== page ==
The Importance of Coach Peer Groups (And How To Run Your Own Group)

Ralph Watson

I have been training and developing coaches for over twenty years and have been asked many times, ‘What piece of advice would you give to someone starting out on their coaching career?’.

My answer to that question has remained the same throughout those years – ‘Keep sharpening your skills and get yourself a coach of your own.’

Why do I give that advice to someone who is, after all, a trained coach?

Because, as coaches, as professionals, we need to give 100% respect to our clients and to give them nothing less than 100% commitment to quality, professionalism and ethics at all times.

We can do that by ensuring that we stay at the top of our game. 

Just as any top sports professional will practice, earn and use the services of a coach, so it is for us. Continuing Professional Development (CPD) is vital to any serious professional coach and is the bedrock for building a solid and successful practice.

So, having given that piece of advice, the comment I hear all too often is, ‘But I’m only just starting out! I can’t afford to pay a coach as well as do my marketing, get a website up and everything else!’.

I get that. I’ve been there myself. So here’s my tip…

There’s safety in numbers.

By that, I mean, form a peer group and that will tick a number of your boxes by enabling you to:

  1. Give and receive moral support
  2. Share your challenges and ideas
  3. Get feedback on things like your social media work
  4. Practice your skills and techniques
  5. Support each other with accountability

To help you get started, here is my formula for creating your very own Coach Peer Group.

  • Gather a group of like-minded coaches that you know, like and trust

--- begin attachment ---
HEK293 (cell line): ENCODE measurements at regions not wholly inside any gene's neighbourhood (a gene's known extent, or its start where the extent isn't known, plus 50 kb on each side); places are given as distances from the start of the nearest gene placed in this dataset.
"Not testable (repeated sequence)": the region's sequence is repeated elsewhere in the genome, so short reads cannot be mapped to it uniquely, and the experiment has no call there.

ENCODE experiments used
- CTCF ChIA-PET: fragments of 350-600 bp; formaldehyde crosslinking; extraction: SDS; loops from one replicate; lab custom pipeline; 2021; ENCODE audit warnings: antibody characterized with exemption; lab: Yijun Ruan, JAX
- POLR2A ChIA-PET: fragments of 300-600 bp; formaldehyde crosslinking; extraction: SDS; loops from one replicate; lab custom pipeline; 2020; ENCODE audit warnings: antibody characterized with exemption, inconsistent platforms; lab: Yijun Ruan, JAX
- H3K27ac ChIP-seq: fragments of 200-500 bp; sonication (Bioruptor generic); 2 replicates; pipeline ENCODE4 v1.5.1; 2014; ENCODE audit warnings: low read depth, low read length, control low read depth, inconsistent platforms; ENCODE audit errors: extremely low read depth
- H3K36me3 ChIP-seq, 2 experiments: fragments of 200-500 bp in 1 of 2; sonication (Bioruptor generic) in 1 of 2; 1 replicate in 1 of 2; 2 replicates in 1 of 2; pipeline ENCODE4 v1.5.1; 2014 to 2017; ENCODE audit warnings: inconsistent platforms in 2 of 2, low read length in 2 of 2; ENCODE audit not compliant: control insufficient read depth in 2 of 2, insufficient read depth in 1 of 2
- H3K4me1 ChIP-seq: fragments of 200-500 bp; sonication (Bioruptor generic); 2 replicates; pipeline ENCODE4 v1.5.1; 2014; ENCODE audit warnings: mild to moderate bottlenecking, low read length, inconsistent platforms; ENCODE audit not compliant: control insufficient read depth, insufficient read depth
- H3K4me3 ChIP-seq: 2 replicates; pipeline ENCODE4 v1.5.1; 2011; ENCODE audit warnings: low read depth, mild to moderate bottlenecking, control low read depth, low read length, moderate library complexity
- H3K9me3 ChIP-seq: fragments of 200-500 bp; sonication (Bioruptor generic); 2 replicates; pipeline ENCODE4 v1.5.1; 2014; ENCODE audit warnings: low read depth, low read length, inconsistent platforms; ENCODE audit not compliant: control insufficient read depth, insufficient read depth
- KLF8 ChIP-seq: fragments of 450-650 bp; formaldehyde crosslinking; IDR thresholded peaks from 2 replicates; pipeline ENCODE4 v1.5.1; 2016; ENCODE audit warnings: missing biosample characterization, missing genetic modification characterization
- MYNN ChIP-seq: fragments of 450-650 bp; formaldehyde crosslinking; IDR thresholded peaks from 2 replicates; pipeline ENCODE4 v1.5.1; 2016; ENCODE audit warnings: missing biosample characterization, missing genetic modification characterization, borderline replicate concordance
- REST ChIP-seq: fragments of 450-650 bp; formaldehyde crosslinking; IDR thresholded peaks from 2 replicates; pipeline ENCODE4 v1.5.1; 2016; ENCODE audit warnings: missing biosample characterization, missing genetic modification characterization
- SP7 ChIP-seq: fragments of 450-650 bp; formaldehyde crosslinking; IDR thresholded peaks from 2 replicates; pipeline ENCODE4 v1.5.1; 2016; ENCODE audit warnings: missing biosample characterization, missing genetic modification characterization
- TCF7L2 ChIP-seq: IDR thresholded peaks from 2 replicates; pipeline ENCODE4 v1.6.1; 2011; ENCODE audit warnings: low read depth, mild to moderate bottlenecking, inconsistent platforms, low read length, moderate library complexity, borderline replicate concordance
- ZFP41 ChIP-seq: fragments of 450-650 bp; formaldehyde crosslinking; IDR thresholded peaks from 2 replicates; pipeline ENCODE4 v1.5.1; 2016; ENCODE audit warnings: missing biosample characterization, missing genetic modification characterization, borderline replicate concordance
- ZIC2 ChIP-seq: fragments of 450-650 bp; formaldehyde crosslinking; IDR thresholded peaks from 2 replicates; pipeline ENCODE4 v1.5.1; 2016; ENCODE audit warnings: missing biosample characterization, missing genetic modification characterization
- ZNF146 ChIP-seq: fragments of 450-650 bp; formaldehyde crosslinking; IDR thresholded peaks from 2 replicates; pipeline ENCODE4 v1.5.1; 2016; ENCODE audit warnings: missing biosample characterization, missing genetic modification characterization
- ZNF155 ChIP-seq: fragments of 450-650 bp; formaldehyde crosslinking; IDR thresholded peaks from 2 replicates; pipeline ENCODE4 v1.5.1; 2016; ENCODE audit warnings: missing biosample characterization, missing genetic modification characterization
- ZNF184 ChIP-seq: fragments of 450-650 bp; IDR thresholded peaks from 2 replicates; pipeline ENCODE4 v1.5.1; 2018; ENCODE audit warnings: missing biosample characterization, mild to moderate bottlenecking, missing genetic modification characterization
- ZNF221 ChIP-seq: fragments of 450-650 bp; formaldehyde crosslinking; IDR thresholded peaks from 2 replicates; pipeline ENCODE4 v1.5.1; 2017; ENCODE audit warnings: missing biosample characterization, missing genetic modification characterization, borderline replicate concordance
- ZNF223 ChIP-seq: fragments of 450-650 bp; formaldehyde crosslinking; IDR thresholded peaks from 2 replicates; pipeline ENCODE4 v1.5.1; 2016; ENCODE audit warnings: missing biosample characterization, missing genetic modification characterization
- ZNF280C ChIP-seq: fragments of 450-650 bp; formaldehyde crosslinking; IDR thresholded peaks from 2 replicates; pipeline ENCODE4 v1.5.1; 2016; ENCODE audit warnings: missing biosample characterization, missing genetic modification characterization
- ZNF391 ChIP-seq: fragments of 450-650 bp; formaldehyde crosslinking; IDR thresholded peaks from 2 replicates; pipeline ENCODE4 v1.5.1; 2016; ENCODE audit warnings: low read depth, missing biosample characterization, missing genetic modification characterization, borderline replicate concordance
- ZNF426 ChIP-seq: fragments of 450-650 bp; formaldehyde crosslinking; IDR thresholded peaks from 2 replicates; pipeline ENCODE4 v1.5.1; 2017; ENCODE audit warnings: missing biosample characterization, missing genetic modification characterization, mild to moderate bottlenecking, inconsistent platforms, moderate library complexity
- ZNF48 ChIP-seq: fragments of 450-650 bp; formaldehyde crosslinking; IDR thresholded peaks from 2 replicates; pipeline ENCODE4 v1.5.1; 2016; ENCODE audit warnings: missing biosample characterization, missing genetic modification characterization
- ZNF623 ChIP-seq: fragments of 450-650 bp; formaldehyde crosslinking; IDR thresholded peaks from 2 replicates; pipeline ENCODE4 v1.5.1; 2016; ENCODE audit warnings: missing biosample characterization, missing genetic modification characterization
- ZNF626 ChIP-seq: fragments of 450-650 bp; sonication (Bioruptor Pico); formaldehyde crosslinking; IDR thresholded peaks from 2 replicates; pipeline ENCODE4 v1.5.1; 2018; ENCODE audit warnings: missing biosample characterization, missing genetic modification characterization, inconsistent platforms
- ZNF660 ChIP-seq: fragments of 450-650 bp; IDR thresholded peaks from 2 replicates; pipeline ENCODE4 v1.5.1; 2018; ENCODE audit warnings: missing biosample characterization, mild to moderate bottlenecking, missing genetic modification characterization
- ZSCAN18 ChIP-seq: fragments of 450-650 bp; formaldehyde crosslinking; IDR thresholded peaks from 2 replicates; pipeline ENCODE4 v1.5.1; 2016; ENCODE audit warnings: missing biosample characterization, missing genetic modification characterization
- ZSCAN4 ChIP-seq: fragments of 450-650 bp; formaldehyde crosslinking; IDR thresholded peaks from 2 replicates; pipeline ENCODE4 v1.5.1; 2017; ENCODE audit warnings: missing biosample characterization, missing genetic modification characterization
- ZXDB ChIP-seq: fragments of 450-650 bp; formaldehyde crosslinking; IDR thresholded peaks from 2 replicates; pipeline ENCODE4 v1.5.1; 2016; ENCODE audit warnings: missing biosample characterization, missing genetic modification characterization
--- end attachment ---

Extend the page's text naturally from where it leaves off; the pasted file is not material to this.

• Aim for a minimum of four and a maximum of seven in your group
  • Set very clear boundaries for
  • Aim for at least one meeting per month
  • Regular attendance – this speaks to commitment
  • Confidentiality – keep things in the group
  • Mutual respect
  • Recording if agreed
  • Reporting (are you achieving your goals?)

Structure your meetings to allow for a good mix of practice, discussion and mutual coaching. 

The latter is very important because, if you log your sessions, you may apply for them to be accepted by the APC as ‘Peer Supervision.’

A good tip is to have a different group member facilitate each session, thus spreading responsibility AND adding to the learning.

Ralph Watson, Master Coach & Trainer

Start simple by sharing outcomes, hopes, plans and initial obstacles and then go from there.

You may face challenges in the early days as your group forms and bonds.

Those challenges may include shifts in dynamics, commitment issues, and even the possibility of overstepping boundaries. All are common and a normal part of the settling-in process so deal with them as professionals.

Over time, you’ll find that your group will settle into a positive and very supportive routine.

I wish you great success with your peer group and I’m always happy to offer advice.

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